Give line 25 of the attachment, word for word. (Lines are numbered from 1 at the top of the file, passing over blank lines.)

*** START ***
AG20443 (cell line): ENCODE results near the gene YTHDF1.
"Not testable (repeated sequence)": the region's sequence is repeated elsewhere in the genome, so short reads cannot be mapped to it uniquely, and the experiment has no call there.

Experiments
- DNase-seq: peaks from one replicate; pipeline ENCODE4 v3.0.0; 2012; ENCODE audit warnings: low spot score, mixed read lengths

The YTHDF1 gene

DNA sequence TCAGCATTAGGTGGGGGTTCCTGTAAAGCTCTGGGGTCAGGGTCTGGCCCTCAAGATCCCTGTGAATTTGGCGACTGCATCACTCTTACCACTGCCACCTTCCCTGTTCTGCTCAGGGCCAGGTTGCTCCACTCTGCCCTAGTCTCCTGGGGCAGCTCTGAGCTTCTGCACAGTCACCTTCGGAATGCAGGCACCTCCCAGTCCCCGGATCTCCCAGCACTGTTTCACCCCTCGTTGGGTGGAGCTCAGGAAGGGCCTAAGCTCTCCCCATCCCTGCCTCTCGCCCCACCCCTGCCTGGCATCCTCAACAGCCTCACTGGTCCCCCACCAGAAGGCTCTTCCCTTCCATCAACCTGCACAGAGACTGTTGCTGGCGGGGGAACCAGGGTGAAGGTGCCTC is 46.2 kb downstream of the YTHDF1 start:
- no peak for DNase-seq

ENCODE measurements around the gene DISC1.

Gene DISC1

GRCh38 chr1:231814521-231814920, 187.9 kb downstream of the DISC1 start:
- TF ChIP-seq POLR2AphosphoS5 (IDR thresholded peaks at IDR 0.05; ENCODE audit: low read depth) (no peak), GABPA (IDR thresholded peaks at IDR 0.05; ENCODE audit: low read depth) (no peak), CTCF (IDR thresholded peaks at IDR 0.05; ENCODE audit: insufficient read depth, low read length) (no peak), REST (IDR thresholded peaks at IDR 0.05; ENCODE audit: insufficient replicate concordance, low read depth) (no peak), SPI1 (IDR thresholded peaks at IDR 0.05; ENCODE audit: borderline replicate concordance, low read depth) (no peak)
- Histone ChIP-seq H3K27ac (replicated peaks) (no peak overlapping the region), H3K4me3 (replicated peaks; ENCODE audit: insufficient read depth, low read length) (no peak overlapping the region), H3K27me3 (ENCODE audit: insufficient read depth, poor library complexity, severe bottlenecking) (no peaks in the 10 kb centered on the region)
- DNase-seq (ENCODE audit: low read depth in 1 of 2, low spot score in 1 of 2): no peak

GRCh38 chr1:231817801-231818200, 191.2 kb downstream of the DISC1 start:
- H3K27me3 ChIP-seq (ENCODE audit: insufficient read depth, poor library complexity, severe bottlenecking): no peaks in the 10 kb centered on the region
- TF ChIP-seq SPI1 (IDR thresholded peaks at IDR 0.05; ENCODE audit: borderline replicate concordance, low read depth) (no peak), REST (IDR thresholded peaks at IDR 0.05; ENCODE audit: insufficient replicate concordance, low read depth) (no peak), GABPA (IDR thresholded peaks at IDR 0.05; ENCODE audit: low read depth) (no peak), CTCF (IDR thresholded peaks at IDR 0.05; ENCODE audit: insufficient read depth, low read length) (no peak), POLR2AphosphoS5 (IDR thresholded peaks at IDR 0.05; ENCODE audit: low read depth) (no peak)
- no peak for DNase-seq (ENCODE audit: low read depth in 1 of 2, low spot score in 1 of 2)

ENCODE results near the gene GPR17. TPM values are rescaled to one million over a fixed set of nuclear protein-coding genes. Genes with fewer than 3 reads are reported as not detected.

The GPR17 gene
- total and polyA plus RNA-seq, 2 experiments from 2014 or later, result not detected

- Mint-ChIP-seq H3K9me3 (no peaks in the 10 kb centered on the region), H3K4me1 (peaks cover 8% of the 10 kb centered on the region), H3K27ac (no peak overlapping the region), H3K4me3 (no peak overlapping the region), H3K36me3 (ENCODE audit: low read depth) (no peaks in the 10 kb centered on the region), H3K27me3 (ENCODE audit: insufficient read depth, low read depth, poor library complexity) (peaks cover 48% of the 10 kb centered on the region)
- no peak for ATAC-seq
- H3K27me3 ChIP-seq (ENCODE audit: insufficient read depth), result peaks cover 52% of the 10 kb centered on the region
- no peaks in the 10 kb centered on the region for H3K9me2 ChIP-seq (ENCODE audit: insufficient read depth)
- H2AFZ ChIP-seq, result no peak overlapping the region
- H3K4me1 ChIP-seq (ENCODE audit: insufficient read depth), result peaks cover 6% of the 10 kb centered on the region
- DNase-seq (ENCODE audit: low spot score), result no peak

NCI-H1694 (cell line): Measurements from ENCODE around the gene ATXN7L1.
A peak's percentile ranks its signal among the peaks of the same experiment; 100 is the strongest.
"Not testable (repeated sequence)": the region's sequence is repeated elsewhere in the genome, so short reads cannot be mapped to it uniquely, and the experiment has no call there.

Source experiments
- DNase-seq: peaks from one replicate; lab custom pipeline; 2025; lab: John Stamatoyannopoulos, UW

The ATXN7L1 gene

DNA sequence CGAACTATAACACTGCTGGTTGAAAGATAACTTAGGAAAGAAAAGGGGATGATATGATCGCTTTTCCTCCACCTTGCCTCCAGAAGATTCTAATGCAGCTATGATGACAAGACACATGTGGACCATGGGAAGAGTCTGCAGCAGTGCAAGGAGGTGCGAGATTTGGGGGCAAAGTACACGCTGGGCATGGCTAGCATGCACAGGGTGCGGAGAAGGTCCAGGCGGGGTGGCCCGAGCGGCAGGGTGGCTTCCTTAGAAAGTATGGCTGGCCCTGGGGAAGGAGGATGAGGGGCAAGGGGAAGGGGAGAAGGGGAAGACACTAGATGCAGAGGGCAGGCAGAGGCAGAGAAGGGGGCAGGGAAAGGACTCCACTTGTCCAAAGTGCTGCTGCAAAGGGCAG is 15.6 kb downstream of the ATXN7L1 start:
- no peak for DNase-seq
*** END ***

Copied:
- H2AFZ ChIP-seq, result no peak overlapping the region